Tembe Elephant Park is a spectacular little gem located in the KwaZulu-Natal region of South Africa. Little isn’t actually the right word, as it’s actually nearly 75,000 acres of nature reserve, but the small camp where we lodged felt cozy, warm and welcoming, and once again, a luxury safari tent (this one even more luxurious! I was beyond thrilled!) Thanks to the unexpected detour with GoogleMaps, we arrived mere minutes before our scheduled afternoon game drive, but the staff moved quickly to get our bags to our room, our lunch packed into to-go boxes, and we hopped into the vehicle to head out into the park. Within minutes, we were treated to our first elephant sighting – a big-eared friend off in the dense bush, a bit hard to make out but quite noisy as she ripped the leaves off a tree for an afternoon snack. Not content with the poor view, our driver moved along and took us to the nearest watering hole where there was our first clear view of two gigantic, beautiful elephants. Moving away from the watering hole, we began to venture through the park and suddenly found ourselves on the road and in the middle of a herd of 8 or so gigantic elephants who seemed to care not at all about our presence. They munched and crunched (loudly) all around us, working their way along and feasting as they went. As we continued to drive, we were treated to sights of antelope and nyala, buffalo and zebra, as well as even more elephants! For our first safari drive in Africa, it was all we could have asked for and more.
The following day we weren’t as lucky as the weather had taken a turn for the worse. At 65° and raining, the animals had headed to the dense forests north of the drive paths in search of shelter. We caught glimpses of a few giraffe herds (SO amazing!), a giant herd of buffalo, and plenty more Africa-deer-things (impala, antelope, nyala, etc.) but not much else. Possibly the highlight of the wet weather was that it made the sandy ground below us well-primed to capture animal tracks and we were clearly able to see lion and leopard prints in the sand – including the prints of some lion cubs – although the cats themselves eluded us.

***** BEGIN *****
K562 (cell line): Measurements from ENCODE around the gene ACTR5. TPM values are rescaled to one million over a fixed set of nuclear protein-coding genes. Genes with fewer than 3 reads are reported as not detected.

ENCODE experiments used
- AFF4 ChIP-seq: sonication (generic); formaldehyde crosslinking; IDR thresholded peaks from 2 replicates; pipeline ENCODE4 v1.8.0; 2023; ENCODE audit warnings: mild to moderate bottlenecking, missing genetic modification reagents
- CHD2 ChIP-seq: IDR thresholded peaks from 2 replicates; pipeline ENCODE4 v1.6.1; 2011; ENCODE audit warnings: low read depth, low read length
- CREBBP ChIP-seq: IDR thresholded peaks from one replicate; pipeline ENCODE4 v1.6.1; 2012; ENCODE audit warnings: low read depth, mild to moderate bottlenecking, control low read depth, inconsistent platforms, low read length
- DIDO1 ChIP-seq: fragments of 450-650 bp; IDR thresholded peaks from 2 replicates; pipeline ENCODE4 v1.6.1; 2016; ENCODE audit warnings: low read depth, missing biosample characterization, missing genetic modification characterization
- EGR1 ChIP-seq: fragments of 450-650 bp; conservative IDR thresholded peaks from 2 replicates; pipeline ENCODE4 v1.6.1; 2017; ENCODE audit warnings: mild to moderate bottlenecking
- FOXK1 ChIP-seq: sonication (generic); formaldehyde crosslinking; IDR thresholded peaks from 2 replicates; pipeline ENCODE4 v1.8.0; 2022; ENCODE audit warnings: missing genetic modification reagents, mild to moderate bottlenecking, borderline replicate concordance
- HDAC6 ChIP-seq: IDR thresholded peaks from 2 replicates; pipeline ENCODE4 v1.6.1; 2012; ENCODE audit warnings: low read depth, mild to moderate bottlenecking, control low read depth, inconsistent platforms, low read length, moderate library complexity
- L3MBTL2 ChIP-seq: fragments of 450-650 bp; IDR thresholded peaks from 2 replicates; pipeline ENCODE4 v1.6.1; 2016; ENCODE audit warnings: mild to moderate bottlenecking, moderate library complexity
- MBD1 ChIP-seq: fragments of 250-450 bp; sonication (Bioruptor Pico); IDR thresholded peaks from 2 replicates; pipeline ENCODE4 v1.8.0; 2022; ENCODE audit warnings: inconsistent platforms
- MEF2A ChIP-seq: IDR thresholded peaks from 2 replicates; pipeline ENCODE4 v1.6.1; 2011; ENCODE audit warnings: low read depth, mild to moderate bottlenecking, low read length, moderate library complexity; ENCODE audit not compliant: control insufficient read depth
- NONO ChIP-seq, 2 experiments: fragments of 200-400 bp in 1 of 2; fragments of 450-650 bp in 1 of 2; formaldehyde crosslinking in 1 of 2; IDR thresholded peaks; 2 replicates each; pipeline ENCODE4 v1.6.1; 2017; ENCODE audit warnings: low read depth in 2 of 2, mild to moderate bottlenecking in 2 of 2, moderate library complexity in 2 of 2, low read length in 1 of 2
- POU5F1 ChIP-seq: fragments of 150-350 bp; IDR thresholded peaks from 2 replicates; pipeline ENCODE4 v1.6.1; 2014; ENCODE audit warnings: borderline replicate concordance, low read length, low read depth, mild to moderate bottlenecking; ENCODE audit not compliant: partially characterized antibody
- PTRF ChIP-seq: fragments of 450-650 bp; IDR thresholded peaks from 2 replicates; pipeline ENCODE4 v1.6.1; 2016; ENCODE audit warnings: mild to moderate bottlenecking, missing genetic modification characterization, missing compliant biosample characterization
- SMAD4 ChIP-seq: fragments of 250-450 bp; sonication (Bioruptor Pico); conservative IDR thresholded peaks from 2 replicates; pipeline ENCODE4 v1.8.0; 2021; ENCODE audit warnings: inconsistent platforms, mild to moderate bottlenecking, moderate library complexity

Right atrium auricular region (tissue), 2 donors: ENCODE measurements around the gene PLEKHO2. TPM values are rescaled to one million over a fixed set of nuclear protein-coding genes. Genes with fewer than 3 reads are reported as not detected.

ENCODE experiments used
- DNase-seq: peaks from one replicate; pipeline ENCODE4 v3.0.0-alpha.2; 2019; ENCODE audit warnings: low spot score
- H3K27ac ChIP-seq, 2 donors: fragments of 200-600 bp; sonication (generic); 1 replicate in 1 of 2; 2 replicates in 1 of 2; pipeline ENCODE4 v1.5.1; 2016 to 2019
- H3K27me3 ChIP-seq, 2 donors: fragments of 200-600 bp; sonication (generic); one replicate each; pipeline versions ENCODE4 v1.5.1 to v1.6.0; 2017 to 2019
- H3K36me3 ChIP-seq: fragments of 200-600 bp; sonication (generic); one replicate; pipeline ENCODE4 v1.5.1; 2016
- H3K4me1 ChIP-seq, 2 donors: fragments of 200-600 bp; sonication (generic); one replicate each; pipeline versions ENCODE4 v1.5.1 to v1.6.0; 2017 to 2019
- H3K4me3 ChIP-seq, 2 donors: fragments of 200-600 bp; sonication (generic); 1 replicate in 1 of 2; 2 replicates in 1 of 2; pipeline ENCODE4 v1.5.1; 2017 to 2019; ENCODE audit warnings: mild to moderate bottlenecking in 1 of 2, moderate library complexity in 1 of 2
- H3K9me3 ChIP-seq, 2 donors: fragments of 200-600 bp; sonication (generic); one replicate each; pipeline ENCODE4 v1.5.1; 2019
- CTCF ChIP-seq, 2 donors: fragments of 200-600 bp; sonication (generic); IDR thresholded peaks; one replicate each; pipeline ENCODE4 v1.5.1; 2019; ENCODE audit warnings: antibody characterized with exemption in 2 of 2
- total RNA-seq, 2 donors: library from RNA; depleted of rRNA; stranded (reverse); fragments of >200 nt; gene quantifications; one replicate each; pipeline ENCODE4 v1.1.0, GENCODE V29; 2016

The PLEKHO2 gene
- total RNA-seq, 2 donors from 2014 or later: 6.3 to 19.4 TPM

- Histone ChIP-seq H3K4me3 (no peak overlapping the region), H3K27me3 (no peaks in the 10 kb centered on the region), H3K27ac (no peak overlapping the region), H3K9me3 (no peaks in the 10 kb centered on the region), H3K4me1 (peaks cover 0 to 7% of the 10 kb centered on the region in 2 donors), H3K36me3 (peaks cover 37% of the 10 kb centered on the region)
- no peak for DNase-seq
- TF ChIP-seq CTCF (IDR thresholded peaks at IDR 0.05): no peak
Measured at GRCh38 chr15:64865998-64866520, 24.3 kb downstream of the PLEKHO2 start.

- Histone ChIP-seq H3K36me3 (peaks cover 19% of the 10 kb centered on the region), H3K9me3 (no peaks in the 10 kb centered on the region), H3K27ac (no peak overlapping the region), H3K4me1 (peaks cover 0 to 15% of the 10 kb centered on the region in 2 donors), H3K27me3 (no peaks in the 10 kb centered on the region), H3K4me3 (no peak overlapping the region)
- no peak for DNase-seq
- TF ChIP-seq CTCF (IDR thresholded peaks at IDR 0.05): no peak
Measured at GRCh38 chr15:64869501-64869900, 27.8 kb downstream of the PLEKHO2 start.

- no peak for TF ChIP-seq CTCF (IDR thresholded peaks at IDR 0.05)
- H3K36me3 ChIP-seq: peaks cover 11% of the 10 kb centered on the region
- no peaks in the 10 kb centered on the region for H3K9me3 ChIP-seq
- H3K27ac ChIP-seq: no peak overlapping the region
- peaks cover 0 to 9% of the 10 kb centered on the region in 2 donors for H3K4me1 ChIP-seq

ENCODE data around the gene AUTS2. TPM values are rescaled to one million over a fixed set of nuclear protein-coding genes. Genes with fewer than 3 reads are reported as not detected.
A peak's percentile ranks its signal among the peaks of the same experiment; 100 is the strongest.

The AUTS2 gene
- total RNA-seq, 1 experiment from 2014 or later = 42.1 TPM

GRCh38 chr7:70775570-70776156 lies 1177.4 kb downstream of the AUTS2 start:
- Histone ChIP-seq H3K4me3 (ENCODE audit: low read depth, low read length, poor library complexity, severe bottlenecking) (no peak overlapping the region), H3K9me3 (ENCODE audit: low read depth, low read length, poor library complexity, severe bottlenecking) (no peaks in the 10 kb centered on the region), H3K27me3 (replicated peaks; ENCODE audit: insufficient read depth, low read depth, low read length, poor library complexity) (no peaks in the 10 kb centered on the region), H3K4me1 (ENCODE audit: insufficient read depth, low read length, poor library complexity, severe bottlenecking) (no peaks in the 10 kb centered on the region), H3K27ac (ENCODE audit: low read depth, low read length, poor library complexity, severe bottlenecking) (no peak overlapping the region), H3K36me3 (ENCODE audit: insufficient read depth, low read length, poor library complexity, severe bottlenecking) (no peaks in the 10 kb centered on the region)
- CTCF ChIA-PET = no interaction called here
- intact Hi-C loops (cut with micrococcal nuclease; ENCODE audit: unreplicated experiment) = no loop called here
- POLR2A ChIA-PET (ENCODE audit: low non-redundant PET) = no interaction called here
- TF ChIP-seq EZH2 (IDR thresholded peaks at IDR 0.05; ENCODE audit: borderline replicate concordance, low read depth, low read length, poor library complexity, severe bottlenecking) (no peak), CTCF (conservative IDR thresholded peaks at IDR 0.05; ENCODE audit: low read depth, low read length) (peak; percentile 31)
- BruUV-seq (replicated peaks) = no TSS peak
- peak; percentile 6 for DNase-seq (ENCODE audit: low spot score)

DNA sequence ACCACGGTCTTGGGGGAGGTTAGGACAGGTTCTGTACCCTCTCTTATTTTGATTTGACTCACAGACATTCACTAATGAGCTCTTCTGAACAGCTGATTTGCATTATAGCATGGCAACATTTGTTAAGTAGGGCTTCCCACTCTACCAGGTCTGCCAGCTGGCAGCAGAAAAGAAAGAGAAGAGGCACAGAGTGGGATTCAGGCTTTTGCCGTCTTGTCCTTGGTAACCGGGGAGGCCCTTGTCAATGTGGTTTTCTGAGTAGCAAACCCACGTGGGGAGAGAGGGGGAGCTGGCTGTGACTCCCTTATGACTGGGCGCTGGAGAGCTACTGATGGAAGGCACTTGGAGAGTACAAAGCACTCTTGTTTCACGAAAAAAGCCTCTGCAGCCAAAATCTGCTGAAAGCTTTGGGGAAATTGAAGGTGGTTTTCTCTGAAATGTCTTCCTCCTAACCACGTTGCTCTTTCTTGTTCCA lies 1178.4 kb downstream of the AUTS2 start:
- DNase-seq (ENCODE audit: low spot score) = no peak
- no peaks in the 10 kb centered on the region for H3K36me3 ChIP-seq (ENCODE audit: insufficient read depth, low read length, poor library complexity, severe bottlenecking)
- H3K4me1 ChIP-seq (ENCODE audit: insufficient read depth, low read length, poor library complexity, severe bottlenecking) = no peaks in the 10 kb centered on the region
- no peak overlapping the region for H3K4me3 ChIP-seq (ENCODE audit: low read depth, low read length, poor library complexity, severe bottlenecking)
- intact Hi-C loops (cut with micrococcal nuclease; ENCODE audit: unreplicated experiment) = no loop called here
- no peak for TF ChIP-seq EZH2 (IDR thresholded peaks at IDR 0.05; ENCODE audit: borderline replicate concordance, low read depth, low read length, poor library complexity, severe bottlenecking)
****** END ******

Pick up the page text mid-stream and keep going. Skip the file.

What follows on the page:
On our final morning, the weather started to clear and we were treated to one last game drive where we spotted a family of elephants posing picturesquely by the side of the road, as if awaiting our arrival. It was the perfect end to the weekend.
At least, it seemed like the end to our weekend, but to our pleasant surprise, on the drive home we were treated to multiple giraffe sightings as they walked near the highway in the various game reserves we passed along the way! The spring weather was shifting as well and left us with stunning views of the Swazi countryside as a storm was contemplating it arrival.
Nearly halfway through our time here in Africa and we have more adventures on the horizon. More to come 🙂